http://www.amazon.com/Vessel-125942-...bxgy_hi_text_y
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Old 11-27-2013, 09:31 AM   #54
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Possible that your carb is not completely clean or got dirty again cause there was still crap in the lines/tank etc.
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Old 11-27-2013, 10:51 AM   #55
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The only thing I can recommend is to go back through the carb and make doubly sure of all your work, fuel systems should always be worked on from the fuel tank down. Have you set the idle speed screw high enough? Are you sure the pilot jet is really clean? (They have really tiny orifices that can clog with the least amount of debris.) Was the O-ring in the face of the carb flange that mates with the manifold intact, flexible, clean, and most important, not cracked or worn. Always use an inline fuel filter, and whenever you take the carburetor apart, *always* check the float bowl for any sediments that you might have not seen earlier. Cleanliness and thoroughness.
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Old 11-27-2013, 11:35 AM   #56
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DaBinChe ~ Those tools look really nice. Thanks for the visual on them. Can the home mechanic ever really have enough? Good thing Christmas is right around the corner. Honda's are funny. Built to outlast all of our lives yet on certain parts small screws, for instance they can appear to be made out of some form of hardened cheese. Weird combination.

So one vote for an incompletely cleaned carb.

YamaGeek ~ Second vote for the same thing. Got to admit I've been mostly working at the carb and then fighting my way upstream toward the tank. Completely backwards. I was able to locate these, which should help:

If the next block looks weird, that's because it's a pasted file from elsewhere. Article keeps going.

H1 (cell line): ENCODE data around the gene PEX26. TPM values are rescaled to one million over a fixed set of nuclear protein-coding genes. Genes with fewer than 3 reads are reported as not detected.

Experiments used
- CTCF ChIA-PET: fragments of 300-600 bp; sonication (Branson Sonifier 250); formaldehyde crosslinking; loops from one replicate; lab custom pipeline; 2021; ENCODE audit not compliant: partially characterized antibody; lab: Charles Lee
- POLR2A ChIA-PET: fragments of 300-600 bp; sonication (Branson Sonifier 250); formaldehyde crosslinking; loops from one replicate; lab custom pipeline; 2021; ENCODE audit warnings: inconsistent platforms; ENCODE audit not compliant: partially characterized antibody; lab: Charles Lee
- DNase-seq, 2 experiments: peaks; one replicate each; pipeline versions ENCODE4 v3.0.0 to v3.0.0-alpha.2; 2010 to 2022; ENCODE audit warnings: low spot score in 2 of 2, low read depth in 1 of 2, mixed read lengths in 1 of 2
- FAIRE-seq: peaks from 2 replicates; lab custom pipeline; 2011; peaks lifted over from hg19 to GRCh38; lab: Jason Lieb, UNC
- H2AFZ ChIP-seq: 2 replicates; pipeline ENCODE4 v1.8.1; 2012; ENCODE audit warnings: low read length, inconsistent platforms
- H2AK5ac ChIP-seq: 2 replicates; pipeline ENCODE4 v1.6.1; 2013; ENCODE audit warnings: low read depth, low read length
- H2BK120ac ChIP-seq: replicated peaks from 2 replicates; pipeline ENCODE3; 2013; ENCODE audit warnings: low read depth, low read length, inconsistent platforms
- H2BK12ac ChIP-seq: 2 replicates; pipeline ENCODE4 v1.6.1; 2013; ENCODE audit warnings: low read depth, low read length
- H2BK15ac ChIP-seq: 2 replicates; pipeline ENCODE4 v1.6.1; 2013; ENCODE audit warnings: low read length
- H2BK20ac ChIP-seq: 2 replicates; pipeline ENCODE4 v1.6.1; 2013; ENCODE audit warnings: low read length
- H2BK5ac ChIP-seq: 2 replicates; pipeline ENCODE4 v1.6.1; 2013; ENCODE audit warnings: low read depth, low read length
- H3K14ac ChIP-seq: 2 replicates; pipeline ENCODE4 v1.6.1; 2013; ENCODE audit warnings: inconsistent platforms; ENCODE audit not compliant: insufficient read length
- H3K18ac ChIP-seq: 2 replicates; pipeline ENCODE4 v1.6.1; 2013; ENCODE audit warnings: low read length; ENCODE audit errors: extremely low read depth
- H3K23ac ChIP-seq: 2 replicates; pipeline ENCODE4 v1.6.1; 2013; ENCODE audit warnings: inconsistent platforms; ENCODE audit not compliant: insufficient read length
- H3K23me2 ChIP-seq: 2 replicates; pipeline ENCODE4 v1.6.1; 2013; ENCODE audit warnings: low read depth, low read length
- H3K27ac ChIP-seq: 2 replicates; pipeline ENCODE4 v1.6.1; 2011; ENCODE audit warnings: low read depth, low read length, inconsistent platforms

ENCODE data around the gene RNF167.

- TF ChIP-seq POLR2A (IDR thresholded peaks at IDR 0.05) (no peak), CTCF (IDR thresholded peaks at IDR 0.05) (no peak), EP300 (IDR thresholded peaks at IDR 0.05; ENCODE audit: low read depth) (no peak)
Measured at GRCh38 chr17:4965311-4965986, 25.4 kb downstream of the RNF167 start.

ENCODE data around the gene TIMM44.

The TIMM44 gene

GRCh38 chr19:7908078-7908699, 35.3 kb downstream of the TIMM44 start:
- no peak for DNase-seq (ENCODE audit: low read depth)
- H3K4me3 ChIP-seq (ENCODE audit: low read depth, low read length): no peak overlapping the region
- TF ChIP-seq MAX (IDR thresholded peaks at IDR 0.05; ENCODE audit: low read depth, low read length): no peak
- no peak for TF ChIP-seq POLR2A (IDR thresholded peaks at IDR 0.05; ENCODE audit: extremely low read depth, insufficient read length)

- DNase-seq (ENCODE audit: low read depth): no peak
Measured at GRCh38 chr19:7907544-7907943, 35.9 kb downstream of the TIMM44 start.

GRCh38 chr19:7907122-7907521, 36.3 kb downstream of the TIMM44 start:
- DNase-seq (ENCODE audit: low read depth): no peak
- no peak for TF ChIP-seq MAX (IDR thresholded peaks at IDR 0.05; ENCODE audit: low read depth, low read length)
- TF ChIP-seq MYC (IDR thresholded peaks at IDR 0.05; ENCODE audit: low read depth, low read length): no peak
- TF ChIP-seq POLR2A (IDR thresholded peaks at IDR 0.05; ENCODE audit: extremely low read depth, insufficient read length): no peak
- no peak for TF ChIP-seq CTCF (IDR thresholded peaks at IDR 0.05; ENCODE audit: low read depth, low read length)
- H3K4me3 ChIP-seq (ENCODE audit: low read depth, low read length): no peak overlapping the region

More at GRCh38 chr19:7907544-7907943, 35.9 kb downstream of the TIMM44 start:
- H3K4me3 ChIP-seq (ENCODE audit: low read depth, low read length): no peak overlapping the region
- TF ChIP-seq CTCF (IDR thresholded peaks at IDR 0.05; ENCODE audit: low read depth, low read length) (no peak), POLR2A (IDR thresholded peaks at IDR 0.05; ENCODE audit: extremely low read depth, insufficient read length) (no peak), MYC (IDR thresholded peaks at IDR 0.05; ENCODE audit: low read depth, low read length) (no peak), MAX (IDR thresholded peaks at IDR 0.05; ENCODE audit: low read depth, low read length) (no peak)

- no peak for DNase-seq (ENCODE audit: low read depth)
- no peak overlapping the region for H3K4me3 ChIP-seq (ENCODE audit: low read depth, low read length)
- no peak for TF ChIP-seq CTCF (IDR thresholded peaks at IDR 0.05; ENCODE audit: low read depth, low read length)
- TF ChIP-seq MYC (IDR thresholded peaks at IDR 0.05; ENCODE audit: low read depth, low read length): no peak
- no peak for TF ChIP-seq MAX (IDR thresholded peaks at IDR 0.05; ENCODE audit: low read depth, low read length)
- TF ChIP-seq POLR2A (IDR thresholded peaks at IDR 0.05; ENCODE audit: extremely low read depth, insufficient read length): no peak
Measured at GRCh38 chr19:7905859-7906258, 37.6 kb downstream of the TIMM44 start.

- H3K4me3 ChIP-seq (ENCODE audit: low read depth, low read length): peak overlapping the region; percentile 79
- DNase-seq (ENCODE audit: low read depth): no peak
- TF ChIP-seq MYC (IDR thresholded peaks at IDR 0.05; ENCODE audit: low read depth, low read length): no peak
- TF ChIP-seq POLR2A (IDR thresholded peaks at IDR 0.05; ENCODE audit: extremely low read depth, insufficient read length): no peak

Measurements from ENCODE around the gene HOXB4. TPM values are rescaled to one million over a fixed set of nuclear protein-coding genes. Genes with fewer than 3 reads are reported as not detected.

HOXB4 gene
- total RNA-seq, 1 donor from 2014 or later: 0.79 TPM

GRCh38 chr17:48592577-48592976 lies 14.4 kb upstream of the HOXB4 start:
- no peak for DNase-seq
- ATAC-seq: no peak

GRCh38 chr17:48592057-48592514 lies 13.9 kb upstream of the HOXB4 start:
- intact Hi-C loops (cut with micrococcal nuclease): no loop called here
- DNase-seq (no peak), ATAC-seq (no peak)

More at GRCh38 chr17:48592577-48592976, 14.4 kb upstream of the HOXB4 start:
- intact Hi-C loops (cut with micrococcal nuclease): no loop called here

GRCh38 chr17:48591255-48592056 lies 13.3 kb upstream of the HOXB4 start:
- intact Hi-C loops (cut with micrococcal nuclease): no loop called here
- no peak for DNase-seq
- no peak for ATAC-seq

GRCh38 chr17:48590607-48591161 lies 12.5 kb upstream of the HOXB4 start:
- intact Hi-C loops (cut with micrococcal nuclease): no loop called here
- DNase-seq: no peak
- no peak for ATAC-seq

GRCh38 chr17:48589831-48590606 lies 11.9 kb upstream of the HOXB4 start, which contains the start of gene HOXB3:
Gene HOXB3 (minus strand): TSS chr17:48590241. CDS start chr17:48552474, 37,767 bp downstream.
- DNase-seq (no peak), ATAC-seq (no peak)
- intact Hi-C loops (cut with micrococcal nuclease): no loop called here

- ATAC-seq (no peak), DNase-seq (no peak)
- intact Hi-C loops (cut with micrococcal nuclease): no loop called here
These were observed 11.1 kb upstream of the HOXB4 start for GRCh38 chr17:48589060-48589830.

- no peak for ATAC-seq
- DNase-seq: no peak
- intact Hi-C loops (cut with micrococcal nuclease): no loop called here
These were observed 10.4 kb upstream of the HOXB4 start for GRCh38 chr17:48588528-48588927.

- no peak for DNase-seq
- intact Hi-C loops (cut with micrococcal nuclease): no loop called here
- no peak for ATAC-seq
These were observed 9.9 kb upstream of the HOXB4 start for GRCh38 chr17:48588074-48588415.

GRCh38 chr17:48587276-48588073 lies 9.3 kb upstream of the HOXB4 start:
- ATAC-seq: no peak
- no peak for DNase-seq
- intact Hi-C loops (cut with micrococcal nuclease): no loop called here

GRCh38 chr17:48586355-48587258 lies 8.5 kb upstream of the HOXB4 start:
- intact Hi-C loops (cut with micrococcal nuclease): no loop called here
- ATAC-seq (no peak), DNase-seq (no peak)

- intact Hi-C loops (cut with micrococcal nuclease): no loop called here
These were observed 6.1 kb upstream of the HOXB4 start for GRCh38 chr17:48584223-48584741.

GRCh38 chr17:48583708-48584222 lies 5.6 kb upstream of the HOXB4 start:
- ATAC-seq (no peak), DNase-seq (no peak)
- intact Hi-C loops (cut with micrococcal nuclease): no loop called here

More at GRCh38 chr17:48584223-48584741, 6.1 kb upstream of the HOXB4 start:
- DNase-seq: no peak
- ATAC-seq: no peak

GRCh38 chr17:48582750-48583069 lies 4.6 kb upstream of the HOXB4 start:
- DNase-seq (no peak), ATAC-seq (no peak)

http://www.cmsnl.com/honda-nh125-198.../#.UpY5KxD3OPw

So I guess now I'll drain the gas from the tank (straining it through a few coffee filters into an old V8 container without any irony), clean everything from there down and then see what that gets me. One thing's for sure: When this scooter runs, it doesn't fool around.

Thanks for all your help and as usual I'll post the results...
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Old 11-27-2013, 07:17 PM   #57
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I am a professional auto/truck/equipment mechanic. Been one for 35 years. You can NEVER have enough tools, but make sure they are good ones. The cheap ones will not only break, but will also usually destroy the fastener you are trying to use them on. I have a lot of Harbor Freight power tools, even an engine crane, and have had good luck with them. But I will only use high quality hand tools, like screwdrivers, wrenches, and sockets. Snap-On is my favorite brand, But I also have tools from Mac, SK, Bonney, and a few others.

If there is no metal on the float, then it was not meant to be adjusted. New Honda oem floats are available from cheapcycleparts.com, along with several other oem parts.

As for replacing carb screws with Allen screws, I have done a lot of them that way. They are almost always M4x0.7 Allen screws are a lot higher quality than the pot metal ones that come stock, and almost impossible to strip out. Also, on some carbs, like my XT225, they allow you to remove the float bowl without removing the carb. Stripped stock screws can usually be removed by needle nose visegrips. They are so soft the visegrips bite right into them. But it is also possible to break the head off that way, and leave the threaded part stuck in the carb with nothing to get a hold of.